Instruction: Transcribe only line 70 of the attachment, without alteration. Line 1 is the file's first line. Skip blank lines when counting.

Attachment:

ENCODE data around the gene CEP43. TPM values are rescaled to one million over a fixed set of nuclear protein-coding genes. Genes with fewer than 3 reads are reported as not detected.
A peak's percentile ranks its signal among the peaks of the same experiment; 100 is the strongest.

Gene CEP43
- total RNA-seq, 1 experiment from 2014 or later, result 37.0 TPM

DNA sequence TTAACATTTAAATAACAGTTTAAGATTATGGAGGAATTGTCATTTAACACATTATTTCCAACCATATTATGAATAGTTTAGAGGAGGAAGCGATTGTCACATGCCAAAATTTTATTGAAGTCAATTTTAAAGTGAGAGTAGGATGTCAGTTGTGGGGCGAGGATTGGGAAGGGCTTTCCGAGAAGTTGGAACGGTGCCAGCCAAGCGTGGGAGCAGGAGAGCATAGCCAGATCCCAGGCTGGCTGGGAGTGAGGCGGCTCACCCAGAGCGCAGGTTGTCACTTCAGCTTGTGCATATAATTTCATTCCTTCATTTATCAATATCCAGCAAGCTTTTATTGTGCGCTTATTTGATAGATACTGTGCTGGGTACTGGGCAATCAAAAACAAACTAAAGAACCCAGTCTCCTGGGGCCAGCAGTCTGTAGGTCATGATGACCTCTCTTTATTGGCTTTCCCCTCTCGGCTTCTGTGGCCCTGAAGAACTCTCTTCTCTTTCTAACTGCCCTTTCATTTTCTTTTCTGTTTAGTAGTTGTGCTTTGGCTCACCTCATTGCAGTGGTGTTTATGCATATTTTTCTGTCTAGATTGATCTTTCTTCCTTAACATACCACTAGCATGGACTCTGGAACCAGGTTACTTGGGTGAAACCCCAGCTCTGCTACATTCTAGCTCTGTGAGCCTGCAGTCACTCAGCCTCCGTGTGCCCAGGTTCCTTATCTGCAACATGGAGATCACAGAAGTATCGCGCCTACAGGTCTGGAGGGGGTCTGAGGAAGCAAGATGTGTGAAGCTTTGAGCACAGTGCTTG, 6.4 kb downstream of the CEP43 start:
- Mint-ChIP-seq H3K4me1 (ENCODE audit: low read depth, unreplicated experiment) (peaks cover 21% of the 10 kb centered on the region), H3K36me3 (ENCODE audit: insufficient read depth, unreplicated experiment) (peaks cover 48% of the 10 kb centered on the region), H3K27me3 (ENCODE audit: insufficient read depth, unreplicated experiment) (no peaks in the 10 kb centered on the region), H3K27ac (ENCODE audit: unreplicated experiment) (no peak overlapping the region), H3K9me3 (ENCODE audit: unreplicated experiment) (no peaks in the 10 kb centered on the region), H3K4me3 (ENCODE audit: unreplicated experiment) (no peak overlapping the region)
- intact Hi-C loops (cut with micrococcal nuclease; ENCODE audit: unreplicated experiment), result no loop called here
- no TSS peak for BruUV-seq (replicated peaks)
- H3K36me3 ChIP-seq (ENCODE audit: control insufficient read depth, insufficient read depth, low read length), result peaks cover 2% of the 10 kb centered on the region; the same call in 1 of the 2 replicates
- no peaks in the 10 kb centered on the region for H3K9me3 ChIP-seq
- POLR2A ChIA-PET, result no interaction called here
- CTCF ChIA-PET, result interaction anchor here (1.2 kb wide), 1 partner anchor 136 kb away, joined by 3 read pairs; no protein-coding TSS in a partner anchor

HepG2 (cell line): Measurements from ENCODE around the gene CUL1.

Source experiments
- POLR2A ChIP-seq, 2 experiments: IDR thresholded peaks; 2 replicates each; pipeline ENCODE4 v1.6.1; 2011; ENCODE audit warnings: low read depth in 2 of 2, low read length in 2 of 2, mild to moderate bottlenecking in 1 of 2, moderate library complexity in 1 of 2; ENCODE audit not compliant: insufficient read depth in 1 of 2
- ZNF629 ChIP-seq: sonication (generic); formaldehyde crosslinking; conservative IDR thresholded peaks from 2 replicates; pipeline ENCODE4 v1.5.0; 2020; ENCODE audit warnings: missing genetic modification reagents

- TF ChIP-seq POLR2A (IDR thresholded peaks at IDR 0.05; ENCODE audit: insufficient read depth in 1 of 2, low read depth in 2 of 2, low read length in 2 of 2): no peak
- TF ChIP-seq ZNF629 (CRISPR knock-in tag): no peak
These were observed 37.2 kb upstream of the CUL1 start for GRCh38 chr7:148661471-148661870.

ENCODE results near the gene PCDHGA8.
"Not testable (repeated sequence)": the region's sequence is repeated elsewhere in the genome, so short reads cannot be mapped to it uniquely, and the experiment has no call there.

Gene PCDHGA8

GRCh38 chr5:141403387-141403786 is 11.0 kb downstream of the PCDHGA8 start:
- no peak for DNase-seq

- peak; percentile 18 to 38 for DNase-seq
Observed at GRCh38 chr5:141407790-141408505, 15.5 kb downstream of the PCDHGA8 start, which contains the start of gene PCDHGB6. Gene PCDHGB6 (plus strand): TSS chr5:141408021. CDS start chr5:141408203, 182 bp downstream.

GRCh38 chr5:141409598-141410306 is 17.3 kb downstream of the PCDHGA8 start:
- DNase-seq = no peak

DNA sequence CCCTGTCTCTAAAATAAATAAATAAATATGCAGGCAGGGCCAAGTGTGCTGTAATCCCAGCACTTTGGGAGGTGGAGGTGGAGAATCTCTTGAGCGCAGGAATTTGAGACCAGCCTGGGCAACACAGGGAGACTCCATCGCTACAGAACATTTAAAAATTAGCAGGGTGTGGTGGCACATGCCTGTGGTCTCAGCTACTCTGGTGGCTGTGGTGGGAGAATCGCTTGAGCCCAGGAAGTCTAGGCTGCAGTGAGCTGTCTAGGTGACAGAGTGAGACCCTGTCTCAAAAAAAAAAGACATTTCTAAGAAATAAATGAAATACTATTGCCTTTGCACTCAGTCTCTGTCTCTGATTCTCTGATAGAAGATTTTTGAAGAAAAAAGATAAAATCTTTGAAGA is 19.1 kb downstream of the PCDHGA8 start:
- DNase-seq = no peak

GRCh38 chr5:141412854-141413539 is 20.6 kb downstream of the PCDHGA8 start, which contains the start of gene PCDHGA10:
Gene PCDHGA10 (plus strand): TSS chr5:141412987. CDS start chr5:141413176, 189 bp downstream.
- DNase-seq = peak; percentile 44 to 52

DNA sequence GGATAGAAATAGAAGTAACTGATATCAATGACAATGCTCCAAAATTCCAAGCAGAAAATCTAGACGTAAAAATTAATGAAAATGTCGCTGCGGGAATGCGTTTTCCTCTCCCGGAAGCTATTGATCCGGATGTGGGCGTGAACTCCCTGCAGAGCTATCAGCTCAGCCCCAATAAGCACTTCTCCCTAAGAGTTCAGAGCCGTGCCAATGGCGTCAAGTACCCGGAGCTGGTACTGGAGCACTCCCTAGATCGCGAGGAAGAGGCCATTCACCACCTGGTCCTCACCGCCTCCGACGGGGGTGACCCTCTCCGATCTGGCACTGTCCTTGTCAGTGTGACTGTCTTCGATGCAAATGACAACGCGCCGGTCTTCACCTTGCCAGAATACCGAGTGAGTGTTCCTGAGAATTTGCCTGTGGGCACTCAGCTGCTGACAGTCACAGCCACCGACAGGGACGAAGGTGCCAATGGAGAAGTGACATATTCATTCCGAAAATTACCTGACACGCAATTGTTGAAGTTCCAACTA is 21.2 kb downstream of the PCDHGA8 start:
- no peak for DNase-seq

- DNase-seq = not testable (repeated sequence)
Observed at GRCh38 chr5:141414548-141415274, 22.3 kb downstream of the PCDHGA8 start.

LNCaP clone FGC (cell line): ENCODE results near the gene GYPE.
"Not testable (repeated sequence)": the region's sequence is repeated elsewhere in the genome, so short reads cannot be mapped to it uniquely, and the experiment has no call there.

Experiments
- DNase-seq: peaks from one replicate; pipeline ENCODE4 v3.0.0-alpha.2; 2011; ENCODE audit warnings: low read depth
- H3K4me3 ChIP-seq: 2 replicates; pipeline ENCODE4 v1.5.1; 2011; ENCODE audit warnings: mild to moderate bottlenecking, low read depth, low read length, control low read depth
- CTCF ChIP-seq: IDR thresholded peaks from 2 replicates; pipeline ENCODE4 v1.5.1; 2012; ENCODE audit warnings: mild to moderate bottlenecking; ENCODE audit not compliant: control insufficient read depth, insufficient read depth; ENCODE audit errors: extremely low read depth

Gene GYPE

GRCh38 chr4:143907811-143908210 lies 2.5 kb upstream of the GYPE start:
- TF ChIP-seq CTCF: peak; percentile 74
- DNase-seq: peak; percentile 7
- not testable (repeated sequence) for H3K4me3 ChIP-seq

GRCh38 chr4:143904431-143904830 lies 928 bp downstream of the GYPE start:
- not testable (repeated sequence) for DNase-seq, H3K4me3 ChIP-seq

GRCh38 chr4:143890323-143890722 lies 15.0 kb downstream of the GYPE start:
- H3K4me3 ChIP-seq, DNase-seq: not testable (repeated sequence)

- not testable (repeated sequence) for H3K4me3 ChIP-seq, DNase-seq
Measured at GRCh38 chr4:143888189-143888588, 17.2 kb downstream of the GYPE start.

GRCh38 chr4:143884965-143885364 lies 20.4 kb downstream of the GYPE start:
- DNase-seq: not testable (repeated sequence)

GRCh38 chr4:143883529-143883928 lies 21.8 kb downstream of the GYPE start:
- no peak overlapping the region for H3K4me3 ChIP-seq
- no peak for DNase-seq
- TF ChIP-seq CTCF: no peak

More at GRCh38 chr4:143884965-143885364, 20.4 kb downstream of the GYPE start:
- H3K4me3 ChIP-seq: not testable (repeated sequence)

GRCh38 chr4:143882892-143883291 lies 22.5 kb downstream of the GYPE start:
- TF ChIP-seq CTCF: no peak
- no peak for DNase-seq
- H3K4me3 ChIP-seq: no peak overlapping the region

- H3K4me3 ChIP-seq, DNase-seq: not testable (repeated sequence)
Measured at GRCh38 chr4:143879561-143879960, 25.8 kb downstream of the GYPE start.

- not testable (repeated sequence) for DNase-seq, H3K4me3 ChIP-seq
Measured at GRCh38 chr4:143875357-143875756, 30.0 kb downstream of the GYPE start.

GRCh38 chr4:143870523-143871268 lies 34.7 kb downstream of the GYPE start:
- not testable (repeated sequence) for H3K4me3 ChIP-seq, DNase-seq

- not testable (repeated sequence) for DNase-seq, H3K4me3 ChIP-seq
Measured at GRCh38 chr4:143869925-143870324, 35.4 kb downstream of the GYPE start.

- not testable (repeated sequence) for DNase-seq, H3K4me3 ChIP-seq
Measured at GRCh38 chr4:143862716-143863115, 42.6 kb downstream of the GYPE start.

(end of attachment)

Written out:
Measured at GRCh38 chr4:143875357-143875756, 30.0 kb downstream of the GYPE start.